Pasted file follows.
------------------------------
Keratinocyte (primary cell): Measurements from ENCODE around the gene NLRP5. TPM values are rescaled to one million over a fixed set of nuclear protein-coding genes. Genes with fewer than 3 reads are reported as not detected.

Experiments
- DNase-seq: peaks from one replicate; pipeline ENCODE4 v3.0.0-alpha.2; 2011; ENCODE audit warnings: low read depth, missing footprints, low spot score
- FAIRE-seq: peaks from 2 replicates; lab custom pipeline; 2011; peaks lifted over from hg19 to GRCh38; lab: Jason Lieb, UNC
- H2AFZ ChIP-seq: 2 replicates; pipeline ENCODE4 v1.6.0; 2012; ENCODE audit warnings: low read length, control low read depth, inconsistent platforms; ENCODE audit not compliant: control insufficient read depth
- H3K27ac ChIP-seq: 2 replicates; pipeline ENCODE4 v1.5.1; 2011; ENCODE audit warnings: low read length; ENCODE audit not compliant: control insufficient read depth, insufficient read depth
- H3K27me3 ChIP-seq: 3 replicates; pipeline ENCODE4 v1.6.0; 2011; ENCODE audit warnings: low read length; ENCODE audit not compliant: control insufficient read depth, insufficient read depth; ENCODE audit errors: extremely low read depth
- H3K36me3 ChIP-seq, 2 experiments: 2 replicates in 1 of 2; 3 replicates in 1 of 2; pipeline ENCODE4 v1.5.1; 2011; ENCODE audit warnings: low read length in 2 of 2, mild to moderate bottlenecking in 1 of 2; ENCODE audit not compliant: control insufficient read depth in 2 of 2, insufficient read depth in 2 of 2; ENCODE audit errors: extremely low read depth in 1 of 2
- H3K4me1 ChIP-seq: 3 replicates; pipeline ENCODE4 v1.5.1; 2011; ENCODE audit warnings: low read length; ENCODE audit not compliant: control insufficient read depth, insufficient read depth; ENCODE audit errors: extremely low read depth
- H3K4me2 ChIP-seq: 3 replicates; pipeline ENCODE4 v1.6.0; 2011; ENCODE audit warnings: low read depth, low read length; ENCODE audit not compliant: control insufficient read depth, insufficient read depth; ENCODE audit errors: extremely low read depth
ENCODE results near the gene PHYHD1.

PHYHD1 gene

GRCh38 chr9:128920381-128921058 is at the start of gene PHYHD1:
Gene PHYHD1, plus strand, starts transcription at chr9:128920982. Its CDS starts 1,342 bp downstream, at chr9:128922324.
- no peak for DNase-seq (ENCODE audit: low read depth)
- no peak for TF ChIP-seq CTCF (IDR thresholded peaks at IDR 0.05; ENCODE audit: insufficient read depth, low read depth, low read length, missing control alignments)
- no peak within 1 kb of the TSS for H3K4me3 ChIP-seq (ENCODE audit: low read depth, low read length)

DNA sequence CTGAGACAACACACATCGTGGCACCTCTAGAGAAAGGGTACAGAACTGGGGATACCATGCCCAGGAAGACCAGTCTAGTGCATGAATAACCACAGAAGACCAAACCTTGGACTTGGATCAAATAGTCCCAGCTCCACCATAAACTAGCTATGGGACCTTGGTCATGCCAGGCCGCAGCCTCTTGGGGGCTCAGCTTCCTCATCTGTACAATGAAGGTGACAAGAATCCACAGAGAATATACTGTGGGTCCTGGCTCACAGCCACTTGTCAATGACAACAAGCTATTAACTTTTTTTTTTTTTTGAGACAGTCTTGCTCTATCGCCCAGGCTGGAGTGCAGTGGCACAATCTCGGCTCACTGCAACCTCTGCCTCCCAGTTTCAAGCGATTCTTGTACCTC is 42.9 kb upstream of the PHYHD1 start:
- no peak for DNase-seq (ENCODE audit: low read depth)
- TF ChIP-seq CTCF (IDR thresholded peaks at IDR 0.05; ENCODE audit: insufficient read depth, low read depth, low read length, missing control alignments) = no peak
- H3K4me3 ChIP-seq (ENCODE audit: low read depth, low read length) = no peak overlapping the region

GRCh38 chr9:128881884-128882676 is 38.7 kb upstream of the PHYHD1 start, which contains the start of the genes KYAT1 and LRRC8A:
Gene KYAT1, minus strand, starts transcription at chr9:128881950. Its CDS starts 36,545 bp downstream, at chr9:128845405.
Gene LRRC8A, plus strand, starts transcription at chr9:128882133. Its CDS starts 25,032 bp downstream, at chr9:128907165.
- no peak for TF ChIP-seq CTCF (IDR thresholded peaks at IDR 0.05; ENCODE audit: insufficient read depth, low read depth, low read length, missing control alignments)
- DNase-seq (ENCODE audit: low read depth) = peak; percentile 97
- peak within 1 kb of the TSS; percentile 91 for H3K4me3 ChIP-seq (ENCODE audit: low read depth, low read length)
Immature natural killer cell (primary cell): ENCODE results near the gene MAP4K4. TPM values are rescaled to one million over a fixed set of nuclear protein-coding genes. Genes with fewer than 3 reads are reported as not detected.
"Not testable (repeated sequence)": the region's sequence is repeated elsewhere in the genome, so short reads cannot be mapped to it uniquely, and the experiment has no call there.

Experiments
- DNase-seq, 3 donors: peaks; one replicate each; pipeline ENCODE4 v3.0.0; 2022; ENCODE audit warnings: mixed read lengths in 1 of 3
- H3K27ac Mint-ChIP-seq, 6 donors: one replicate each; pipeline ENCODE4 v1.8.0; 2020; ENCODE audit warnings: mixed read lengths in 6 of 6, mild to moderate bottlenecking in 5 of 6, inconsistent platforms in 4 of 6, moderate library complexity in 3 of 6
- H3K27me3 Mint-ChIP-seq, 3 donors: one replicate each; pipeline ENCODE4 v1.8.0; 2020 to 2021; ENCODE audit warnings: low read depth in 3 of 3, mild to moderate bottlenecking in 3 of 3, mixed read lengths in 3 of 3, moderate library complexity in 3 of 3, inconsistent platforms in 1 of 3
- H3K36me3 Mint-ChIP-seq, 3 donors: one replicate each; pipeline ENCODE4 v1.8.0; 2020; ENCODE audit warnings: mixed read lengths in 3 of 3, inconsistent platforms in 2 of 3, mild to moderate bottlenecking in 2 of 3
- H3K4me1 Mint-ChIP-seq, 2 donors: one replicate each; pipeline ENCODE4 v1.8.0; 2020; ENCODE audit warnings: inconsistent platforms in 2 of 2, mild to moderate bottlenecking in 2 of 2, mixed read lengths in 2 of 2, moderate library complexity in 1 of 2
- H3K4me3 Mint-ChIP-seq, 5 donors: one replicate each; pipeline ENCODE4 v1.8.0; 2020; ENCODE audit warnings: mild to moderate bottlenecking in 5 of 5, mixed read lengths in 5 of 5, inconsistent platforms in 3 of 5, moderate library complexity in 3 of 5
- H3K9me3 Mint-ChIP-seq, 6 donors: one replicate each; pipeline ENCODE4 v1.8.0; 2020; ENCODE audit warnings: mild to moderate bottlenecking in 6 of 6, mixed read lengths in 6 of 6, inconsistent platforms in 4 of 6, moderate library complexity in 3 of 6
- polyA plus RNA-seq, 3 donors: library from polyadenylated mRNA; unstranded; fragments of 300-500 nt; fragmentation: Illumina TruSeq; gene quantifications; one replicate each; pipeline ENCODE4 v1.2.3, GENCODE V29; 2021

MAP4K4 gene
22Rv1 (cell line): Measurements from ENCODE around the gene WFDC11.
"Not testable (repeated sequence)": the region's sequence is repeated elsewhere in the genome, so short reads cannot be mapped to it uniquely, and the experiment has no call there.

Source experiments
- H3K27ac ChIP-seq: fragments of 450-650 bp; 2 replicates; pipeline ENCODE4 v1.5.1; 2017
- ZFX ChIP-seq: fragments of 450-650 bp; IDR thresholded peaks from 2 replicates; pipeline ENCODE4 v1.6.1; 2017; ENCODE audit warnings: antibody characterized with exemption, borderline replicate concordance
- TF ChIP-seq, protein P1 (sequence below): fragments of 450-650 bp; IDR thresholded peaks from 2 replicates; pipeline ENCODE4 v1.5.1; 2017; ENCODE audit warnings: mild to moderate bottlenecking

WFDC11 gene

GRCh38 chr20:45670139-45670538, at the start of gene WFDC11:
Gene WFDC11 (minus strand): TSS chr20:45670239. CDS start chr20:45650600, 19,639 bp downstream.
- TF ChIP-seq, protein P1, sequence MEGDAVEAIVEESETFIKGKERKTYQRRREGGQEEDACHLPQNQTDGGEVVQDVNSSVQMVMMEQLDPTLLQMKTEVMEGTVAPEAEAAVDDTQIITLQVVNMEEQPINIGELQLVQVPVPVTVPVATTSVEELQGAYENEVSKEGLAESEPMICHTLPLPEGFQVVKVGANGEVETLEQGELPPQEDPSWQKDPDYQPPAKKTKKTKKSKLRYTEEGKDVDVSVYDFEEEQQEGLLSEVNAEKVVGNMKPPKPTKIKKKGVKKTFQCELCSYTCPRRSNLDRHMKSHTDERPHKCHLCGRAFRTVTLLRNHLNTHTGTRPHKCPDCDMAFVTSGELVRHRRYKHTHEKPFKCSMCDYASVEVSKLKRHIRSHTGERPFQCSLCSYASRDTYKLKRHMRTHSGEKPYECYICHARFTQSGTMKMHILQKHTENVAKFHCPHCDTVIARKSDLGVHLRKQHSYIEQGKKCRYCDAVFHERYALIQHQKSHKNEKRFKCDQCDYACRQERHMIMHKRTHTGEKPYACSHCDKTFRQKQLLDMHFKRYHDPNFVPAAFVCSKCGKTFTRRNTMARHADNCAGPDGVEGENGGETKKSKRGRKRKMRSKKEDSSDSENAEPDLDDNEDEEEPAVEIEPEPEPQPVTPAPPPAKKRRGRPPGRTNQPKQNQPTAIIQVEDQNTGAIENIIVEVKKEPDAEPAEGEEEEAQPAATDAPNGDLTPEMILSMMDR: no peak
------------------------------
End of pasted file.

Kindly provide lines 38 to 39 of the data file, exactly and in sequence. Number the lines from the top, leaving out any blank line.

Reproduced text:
- polyA plus RNA-seq, 3 donors: library from polyadenylated mRNA; unstranded; fragments of 300-500 nt; fragmentation: Illumina TruSeq; gene quantifications; one replicate each; pipeline ENCODE4 v1.2.3, GENCODE V29; 2021

MAP4K4 gene